Featured Articles

Nvidia GTX 980 reviewed

Nvidia GTX 980 reviewed

Nvidia has released two new graphics cards based on its latest Maxwell GPU architecture. The Geforce GTX 970 and Geforce GTX…

More...
Nvidia adjusts GTX 980 and GTX 970 pricing

Nvidia adjusts GTX 980 and GTX 970 pricing

It appears that Nvidia has been feeling the pulse of the market and took some note from comments regarding the original…

More...
iPhone 6 and 6 Plus reviews are up and they are good

iPhone 6 and 6 Plus reviews are up and they are good

Apple is dancing the same dance year after year. It releases the iPhone and two days before they start shipping it…

More...
Amazon announces three new tablets

Amazon announces three new tablets

Amazon has just released three new tablets starting with the $99 priced 6-inch Kindle Fire HD6. This is a 6-inch tablet…

More...
PowerColor TurboDuo R9 285 reviewed

PowerColor TurboDuo R9 285 reviewed

Today we will take a look at the PowerColor TurboDuo Radeon R9 285. The card is based on AMD’s new…

More...
Frontpage Slideshow | Copyright © 2006-2010 orks, a business unit of Nuevvo Webware Ltd.
Tuesday, 24 June 2014 12:18

Intel reveals more about Knight’s Landing

Written by Nick Farrell

None shall pass

Intel unveiled more details on its latest supercomputing chip called “Knight's Landing” as it bangs coconuts on the way to its launch. So far Knights Landing has been standing quietly and all we have known about it is using a 14 nanometer process node and an integrated on-package memory.

However now Chipzilla is saying that the chip will use the Silvermont architecture, can push out up to 3 teraflops of peak performance, and, most importantly, will use the Omni Scale interconnect fabric. Omni Scale is still fairly mysterious, but Intel said it would be a scalable future-proof platform that would support everything from PCIe adapters, edge switches, director systems, to Intel’s own silicon photonics and open software tools.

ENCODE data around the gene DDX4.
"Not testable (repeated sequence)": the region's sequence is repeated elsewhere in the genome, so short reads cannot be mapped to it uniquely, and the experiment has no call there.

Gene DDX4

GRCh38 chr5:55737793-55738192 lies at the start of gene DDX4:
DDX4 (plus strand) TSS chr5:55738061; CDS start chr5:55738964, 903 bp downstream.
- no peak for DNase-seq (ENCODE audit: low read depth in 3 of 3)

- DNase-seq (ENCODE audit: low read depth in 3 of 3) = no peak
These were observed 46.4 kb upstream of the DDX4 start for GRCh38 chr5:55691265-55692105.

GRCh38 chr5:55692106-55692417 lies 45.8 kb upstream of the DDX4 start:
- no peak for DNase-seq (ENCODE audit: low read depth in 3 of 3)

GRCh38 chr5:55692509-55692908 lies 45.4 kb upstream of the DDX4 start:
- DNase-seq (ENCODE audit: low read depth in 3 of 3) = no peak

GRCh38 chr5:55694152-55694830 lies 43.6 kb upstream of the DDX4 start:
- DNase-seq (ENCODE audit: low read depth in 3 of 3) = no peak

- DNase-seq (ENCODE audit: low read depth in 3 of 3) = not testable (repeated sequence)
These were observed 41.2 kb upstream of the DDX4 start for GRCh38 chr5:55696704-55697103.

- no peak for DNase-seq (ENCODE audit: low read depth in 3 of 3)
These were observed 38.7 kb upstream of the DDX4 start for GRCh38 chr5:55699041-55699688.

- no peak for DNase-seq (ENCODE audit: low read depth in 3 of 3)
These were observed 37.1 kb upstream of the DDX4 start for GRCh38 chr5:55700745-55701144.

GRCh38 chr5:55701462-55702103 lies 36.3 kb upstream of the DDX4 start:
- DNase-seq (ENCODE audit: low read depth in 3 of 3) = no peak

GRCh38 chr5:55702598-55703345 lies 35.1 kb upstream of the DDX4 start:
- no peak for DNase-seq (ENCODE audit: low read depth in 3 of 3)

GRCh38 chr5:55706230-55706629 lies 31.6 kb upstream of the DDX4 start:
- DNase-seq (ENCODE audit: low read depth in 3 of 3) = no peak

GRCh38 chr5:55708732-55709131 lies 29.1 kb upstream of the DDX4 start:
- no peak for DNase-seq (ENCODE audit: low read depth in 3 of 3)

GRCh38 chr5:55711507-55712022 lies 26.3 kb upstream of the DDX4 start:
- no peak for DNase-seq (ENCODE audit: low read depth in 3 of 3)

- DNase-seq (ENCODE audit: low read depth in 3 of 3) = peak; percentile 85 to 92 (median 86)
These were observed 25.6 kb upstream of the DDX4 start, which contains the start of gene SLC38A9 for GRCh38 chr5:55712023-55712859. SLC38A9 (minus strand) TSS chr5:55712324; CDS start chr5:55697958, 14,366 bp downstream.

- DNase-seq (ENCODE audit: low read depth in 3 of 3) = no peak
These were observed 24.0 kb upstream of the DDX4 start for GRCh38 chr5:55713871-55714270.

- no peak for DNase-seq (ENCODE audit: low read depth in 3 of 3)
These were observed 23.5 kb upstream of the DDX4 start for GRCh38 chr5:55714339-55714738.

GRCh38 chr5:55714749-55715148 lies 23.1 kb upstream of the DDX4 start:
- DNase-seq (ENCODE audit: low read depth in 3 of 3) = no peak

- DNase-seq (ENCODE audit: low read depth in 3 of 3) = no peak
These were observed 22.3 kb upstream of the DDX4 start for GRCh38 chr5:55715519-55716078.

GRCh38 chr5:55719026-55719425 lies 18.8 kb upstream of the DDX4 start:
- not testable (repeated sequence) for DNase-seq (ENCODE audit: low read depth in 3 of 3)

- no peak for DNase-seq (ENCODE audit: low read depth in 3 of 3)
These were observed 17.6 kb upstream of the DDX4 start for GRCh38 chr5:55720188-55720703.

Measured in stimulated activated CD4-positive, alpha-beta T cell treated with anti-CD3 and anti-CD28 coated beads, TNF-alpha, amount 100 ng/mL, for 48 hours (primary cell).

Intel says that thanks to Omni Scale, the bandwidth bottleneck will be so last year and as out of fashion as shoulder pads. Charles Wuischpard, Intel’s boss of the Workstations and HPC division said that one of the choke points in software is I/O and memory bandwidth, and this is specifically designed to remove that bottleneck.

Knights Landing will have 16GB of stacked memory based on Micron’s Hybrid Memory Cube technology, which uses Through Silicon Via (TSV) technology. This is said to provide five-times the bandwidth of off-chip DDR4. The number of cores on the chip has not yet been revealed, but 72 has been suggested as this is the number of decans in astrology, The atomic number of hafnium, and 72 demons and other spirits in the Goetia The Lesser Key of Solomon.

Knights Landing is expected to start shipping to commercial HPC systems in the second half of 2015. That is if it is not hacked to bits by King Arthur.

 

Related Video

blog comments powered by Disqus

 

Facebook activity

Latest Commented Articles

Recent Comments